Skin Cancer Awareness Month (May)

Knowing about the sun’s bad side can be beneficial to your long term health. Excessive sun exposure causes skin cells to undergo irregular, uncontrollable, or abnormal growth, known as skin cancer. It is the most frequent type of cancer, including melanoma, squamous and basal cell carcinomas.

According to the American Cancer Society, there will be roughly 100,350 additional instances of melanoma, the most severe type of skin cancer, in America this year, with 6,850 deaths. Melanoma prevalence has been climbing steadily over the last few decades. According to the estimates, roughly 3.5 million instances are identified each year, with 80 percent being basal cell carcinoma.

For many years, the number of instances of the more common skin malignancies, basal cell, and squamous cell carcinoma, has been rising.

This emphasizes the need to spread public awareness of skin cancer. May is National Skin Cancer Awareness Month and is a fantastic chance to learn further about the potential risks.

What Events Elevate the Chances of Skin Cancer?

We live in an age where getting tanned skin is a fashion statement, which has led to a rise in skin cancer incidence. Overexposure to UV light, whether by the sun or tanning beds, is by far the most evident cause of skin cancer. The International Agency for Research on Cancer categorized the whole UV spectrum as human carcinogens (group 1) in 2009, with chemicals including asbestos, plutonium, arsenic, and nicotine. UV and sunbeds were classified as category 1 carcinogens, focusing on compelling scientific and epidemiological studies evidence.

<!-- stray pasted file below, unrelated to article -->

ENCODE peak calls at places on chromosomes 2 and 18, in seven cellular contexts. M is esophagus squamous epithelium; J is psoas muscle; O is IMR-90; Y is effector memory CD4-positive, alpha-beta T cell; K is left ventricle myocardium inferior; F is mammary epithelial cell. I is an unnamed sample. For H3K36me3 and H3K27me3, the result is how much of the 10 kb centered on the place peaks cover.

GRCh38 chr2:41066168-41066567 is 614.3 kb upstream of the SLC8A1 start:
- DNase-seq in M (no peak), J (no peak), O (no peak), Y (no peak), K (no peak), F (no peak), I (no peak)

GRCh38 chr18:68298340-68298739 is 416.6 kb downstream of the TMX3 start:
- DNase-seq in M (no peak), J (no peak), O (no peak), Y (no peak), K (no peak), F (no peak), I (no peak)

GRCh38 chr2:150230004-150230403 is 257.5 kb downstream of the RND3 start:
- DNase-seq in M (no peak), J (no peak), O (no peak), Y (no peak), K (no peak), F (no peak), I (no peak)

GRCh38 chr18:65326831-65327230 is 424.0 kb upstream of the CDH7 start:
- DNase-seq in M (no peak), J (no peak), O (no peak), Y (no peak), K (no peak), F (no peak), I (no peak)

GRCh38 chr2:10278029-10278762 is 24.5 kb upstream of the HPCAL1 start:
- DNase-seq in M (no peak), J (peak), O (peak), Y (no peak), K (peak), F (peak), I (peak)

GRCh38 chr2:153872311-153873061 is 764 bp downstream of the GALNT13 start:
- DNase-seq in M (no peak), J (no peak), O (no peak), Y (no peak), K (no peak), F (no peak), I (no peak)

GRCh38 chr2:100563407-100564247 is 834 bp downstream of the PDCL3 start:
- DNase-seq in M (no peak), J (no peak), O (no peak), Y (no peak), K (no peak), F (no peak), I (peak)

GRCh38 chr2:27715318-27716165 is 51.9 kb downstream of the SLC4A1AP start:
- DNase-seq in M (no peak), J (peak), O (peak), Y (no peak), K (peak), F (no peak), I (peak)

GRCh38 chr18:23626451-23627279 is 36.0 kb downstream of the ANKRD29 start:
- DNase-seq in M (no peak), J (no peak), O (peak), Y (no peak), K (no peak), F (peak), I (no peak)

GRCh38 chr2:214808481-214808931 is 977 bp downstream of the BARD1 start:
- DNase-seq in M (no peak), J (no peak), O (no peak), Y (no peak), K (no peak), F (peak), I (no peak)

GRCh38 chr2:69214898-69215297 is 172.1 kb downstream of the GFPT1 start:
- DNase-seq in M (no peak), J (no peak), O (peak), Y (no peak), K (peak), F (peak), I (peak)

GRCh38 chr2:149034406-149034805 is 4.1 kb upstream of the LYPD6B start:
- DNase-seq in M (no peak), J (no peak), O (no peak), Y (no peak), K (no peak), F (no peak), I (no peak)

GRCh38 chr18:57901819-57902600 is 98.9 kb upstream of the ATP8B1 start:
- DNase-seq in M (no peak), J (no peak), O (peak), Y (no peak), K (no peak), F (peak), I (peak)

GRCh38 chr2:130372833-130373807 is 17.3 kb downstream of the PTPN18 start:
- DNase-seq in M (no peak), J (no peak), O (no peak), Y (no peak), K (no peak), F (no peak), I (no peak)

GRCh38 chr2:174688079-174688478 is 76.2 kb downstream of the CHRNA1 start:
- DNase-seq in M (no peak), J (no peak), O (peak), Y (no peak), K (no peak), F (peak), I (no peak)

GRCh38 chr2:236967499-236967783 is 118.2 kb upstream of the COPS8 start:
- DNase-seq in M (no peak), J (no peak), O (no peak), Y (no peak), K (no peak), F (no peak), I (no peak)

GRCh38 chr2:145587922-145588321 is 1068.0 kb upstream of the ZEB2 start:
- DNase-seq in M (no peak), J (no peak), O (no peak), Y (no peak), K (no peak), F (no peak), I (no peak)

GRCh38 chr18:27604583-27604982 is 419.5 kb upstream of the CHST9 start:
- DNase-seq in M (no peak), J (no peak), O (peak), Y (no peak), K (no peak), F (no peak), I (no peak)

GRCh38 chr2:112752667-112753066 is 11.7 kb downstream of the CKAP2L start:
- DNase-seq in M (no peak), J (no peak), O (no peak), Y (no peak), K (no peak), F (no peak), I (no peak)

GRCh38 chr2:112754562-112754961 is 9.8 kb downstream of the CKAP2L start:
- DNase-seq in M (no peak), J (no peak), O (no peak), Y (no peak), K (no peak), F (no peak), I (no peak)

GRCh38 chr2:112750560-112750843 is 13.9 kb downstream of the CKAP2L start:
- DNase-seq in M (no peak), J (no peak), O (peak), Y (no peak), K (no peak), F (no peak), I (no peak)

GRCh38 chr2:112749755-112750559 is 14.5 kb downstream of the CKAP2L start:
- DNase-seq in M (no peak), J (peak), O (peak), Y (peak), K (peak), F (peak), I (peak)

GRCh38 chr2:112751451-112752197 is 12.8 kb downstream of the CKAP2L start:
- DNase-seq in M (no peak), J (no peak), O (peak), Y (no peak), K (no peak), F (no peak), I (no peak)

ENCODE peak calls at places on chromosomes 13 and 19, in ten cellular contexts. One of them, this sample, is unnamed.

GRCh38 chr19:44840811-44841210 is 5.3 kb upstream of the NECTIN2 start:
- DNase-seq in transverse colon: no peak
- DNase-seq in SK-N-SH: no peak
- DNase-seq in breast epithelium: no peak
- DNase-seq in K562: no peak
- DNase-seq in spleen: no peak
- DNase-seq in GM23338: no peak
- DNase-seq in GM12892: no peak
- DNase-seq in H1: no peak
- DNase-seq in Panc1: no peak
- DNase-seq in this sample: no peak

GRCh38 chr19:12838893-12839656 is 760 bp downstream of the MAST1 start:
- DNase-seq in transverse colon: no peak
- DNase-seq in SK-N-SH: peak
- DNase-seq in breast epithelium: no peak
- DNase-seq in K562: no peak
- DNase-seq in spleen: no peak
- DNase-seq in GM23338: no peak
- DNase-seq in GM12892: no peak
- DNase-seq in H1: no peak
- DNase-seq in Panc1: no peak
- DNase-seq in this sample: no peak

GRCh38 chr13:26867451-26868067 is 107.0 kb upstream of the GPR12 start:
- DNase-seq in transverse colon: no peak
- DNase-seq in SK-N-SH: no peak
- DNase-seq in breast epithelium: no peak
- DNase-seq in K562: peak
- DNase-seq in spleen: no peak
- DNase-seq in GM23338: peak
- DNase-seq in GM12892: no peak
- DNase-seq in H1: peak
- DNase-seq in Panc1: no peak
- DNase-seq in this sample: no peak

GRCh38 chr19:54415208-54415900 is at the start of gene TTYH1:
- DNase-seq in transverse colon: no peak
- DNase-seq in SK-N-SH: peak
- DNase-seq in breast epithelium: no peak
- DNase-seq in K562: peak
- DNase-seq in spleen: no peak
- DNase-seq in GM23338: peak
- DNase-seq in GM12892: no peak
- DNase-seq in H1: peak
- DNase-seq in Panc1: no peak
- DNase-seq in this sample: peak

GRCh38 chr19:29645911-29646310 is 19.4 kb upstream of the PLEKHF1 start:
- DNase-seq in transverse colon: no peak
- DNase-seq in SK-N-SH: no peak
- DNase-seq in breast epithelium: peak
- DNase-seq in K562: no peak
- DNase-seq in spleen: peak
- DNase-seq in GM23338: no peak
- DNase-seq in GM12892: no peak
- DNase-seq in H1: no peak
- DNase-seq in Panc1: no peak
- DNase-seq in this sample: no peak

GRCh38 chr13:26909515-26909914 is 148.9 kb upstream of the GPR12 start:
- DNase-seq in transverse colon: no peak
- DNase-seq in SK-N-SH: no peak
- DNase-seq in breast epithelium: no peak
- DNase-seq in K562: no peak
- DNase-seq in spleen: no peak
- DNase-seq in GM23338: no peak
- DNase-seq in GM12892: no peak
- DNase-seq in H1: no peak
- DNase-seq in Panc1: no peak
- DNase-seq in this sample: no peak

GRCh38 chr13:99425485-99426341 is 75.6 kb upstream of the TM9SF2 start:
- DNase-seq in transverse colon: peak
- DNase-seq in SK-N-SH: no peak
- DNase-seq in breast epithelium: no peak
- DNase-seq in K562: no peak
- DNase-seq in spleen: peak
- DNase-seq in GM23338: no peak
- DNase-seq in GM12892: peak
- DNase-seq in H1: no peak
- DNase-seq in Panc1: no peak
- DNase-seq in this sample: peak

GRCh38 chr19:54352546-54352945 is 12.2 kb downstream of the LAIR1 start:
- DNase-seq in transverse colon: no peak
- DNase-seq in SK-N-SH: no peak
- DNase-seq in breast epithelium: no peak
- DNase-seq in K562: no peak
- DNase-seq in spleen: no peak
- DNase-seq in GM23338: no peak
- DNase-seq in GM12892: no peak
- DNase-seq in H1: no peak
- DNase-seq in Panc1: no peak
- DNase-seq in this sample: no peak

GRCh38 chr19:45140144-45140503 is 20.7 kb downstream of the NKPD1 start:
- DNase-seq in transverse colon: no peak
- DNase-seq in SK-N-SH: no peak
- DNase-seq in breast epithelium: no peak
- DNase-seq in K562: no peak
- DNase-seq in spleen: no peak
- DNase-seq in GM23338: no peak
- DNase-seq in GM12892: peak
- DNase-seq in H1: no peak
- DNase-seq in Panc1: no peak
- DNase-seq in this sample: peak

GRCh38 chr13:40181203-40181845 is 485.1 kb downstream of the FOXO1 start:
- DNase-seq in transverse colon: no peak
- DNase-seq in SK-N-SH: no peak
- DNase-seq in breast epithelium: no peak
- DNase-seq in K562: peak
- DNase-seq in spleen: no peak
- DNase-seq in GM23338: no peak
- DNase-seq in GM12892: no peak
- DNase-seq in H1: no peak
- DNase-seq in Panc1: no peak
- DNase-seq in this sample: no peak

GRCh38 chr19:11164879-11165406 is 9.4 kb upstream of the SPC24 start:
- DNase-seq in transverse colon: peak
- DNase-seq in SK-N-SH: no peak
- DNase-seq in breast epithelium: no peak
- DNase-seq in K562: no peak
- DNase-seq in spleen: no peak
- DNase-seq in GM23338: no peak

How to Prevent Skin Cancer?

We may be able to manage, control, or even stop skin cancer by basic prevention – that is, informing the public about how to avoid certain irregularities and secondary prevention, which emphasizes early detection. Leading medical experts suggested the following best five skin cancer preventative measures:

  1. Messages emphasizing the significance of avoiding excessive and unnecessary UV exposure should begin in infancy and continue into adulthood, emphasizing the harm that may be done to the skin due to a desire to tan at any cost.
  2. Try to limit direct sun exposure between 11 a.m. to 3 p.m. since it is at its warmest, and wear sunscreen with an SPF of 15 or higher. If you are sweating or swimming, use sunscreen every 2 hours or more frequently.
  3. Put on your protective gear—clothing and caps with wide brims to protect your arms and legs. Sunblock does not provide 100% protection against UV radiation, which causes skin cancer.
  4. Avoid tanning salons at all costs. Ultraviolet lights are used in tanning salons, injuring your health and potentially causing cancer.
  5. Take a close look at your skin. If you notice anything irregular, then consult a skin expert as soon as possible.

Who Is Most At Risk for Skin Cancer?

People who have significant UV exposure, fair skin, moles, skin issues, chronic diseases, and reside near high altitudes or sunny areas are at a higher risk.

Conclusion

Consult a doctor if you have any concerns about skin cancer. It is always recommended to have a yearly visit to a dermatologist for a skin check. Skin cancer can be treated and avoided if caught early. Gleam Med Spa is the place to go if you are seeking a skin specialist. We have skilled professionals and cutting-edge technology that can help you develop a healthy skin barrier to protect your skin from dangerous exposure. So, although you may enjoy the nice weather, always keep skin cancer prevention in mind!